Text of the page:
Searching over 5,500,000 cases.


searching
Buy This Entire Record For $7.95

Download the entire decision to receive the complete text, official citation,
docket number, dissents and concurrences, and footnotes for this case.

Learn more about what you receive with purchase of this case.

The Najjar Group, LLC v. West 56Th Hotel LLC

United States District Court, S.D. New York

March 1, 2017

THE NAJJAR GROUP, LLC, Plaintiff,
v.
WEST 56TH HOTEL LLC d/b/a CHAMBERS HOTEL, Defendant.

          OPINION AND ORDER

          RONNIE ABRAMS, United States District Judge.

         Plaintiff Najjar Group, LLC brings this diversity action against Defendant West 56th Street Hotel, LLC ("West 56th") for breaching the terms of an agreement to operate a New York hotel. Plaintiff moves for leave to file a third amended complaint. For the reasons set forth below, Plaintiffs motion is denied.

         BACKGROUND[1]

         A. Factual Background

         On December 15, 1997, Plaintiffs predecessor-in-interest, the Najjar Group, Ltd., sold and conveyed to Defendant its right to purchase a parcel of property located at 15 West 56th Street in New York, New York. TAC ¶ 14. In exchange, Defendant granted the Najjar Group, Ltd. a twenty percent membership interest in BDC 56 LLC ("BDC"), the remaining eighty percent of which was owned by Defendant. TAC ¶ 14. Najjar Group, Ltd. and Defendant also entered into an operating agreement (the "Operating Agreement") to own and operate a hotel on the property. TAC ¶ 14; see SAC Ex. A § 2.6. Defendant thereafter constructed and opened the Chambers Hotel, which has been operating and open to the public since 2002. TAC ¶ 15. In or around April 2005, Defendant amended and restated the Operating Agreement. TAC ¶ 21.[2]

         The Operating Agreement contains several terms relevant to this dispute. First, additional members may not be added to BDC without the prior written consent of Najjar Group, Ltd., if their admission would dilute Najjar Group Ltd.'s interest in BDC or adversely affect its distributions from BDC. TAC ¶ 19. Second, BDC must deliver financial statements to each of its members as soon as practicable after the close of each fiscal year. TAC ¶23; Operating Agreement § 4.1.1. Third, Defendant, as manager of BDC, is responsible for securing funds necessary to pay for startup expenses, estimated to be four million dollars. TAC ¶ 29; Operating Agreement §§ 6.1-6.2. Defendant must arrange third-party financing to cover these expenses to the extent that it is able to do so, but it may not dilute Najjar's interest in BDC through either third-party financing or any of its own capital contributions to cover start-up expenses. TAC ¶ 29; Operating Agreement §§ 6.1-6.2. Fourth, net cash flow from operations is to be distributed on a monthly basis in the following order of priority: (1) to each member of BDC in an amount that provides the member a ten percent rate of return, compounded annually, on its outstanding capital contributions, and (2) to the members in accordance with their equity interests. See TAC ¶¶27, 31-32; Operating Agreement § 7.1.1.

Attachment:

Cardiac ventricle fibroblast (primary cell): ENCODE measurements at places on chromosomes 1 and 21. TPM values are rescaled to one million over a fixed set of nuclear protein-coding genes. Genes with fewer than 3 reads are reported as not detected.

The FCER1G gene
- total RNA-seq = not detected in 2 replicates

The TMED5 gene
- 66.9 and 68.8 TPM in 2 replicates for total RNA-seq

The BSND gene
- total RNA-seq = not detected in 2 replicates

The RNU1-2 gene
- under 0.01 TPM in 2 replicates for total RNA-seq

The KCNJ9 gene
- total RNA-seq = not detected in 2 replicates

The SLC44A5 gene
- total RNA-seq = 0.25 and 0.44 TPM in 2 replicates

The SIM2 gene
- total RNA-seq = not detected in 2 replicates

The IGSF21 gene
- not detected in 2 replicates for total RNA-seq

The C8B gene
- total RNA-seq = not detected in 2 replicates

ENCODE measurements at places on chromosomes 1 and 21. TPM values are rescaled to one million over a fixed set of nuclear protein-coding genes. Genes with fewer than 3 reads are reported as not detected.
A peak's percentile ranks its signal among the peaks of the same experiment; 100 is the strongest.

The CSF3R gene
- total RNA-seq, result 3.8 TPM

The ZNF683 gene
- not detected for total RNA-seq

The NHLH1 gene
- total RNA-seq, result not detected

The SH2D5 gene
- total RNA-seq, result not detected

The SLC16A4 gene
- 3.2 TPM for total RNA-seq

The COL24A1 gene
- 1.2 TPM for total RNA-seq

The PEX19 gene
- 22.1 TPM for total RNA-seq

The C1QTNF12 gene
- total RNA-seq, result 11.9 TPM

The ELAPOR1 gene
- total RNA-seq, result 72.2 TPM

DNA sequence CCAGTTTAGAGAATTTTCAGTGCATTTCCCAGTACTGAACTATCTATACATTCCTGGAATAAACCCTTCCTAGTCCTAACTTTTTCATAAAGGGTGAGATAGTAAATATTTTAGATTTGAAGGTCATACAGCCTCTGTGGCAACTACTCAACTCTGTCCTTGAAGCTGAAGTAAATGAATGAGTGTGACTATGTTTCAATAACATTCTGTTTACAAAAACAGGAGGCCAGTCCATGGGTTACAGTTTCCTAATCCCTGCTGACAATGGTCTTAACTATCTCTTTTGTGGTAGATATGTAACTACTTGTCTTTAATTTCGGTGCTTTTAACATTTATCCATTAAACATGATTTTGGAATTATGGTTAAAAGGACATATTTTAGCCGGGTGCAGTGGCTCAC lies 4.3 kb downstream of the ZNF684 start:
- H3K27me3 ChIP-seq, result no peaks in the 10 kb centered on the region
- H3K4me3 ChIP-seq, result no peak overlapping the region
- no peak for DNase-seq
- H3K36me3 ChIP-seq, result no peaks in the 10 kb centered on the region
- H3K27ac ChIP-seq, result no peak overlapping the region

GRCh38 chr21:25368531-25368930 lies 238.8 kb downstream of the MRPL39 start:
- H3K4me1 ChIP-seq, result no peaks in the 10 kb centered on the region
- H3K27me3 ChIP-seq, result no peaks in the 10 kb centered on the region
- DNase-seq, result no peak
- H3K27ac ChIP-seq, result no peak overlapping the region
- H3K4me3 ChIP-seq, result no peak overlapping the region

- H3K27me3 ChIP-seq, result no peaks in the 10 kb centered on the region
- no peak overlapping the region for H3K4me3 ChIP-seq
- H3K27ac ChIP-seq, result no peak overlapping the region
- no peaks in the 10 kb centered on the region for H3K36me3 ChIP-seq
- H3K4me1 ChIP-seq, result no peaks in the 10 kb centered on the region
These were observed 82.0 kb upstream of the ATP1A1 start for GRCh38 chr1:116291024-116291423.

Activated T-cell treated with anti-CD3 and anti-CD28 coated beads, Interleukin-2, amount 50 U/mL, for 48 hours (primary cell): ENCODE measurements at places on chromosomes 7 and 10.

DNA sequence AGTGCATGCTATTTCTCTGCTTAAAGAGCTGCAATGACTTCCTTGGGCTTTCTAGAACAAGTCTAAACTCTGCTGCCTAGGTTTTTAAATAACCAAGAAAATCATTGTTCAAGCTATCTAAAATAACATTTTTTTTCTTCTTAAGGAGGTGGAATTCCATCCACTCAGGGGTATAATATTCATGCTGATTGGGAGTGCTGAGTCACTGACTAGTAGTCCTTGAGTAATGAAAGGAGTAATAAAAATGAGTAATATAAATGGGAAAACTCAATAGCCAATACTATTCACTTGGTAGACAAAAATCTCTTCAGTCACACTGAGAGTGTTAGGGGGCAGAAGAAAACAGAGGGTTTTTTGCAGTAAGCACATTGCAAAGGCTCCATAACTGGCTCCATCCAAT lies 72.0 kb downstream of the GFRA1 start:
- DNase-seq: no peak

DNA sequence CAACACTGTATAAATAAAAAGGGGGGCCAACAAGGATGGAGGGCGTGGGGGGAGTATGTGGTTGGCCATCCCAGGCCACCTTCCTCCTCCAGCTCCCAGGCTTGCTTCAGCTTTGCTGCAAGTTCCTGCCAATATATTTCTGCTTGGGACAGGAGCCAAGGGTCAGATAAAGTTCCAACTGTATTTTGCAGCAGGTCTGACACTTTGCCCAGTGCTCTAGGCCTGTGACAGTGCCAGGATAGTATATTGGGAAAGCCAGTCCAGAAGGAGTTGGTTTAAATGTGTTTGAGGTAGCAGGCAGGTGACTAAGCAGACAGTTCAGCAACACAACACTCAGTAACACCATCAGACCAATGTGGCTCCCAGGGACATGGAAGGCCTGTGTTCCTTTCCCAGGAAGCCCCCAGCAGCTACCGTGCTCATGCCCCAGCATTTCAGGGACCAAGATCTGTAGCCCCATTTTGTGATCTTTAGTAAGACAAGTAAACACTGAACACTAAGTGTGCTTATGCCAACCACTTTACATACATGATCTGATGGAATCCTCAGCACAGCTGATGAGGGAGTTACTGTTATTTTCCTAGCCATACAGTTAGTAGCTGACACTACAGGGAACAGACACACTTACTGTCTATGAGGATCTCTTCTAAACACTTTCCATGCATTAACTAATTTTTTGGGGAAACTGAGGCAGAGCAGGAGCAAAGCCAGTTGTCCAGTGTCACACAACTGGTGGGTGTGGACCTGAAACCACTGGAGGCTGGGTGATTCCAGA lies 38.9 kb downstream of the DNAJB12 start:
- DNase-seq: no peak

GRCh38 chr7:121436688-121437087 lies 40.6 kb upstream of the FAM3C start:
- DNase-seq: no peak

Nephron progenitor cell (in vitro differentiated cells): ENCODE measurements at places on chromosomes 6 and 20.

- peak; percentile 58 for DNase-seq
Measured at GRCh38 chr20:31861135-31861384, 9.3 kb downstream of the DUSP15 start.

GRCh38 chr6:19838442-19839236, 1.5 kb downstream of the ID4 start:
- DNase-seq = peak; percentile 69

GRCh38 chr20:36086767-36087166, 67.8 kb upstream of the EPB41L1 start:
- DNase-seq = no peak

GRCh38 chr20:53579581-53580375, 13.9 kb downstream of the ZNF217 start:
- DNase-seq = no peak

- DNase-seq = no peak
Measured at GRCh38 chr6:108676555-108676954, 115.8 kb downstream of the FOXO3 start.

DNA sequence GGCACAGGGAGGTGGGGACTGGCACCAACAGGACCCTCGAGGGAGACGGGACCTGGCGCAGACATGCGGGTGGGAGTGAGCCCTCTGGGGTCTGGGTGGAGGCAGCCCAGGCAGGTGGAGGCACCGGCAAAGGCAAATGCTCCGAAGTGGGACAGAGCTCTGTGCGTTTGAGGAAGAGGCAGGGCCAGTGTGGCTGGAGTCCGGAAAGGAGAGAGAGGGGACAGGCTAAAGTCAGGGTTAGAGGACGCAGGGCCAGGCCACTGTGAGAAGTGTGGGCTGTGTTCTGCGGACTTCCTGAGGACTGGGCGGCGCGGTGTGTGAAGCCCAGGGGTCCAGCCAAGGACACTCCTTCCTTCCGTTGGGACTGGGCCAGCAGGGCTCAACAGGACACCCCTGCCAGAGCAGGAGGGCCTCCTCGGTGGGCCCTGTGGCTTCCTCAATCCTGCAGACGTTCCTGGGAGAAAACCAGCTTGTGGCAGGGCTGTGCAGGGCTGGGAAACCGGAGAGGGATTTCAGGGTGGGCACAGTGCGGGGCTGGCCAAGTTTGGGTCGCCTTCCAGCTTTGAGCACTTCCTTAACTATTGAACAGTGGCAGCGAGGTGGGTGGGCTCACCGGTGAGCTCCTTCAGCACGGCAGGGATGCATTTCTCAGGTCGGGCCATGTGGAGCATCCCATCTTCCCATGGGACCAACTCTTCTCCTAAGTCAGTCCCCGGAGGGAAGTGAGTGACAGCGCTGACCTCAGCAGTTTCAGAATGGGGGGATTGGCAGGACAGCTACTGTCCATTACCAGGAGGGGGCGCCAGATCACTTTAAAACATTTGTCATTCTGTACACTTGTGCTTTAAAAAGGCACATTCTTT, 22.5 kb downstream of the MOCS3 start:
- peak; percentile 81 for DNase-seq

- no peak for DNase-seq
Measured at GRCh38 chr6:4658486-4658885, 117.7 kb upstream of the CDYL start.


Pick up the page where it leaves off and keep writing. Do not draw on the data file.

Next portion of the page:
Plaintiff raises several objections to Defendant's management of BDC. Plaintiff primarily challenges Defendant's decision to contribute fifteen million dollars-far greater than the four million dollars estimated in the Operating Agreement-as additional capital contributions for startup expenses, rather than borrowing these funds from banks or other lenders at a lower rate of interest. See TAC ¶¶ 38-39. Plaintiff also alleges that Defendant misclassified funds as its own capital contributions or additional capital contributions, when in fact those funds were provided by non-members. See TAC ¶ 45. In effect, Plaintiff claims that Defendant has admitted additional members to BDC-thus diluting Plaintiffs interest-without Plaintiffs consent. See TAC ¶ 46. In addition, Plaintiff claims that Defendant violated "the explicit terms" of the Operating Agreement by misclassifying repayments of capital as returns on capital, failing to deduct repayments of capital from the applicable capital accounts, and improperly accruing interest on capital contributions and additional capital contributions. See TAC ¶ 48.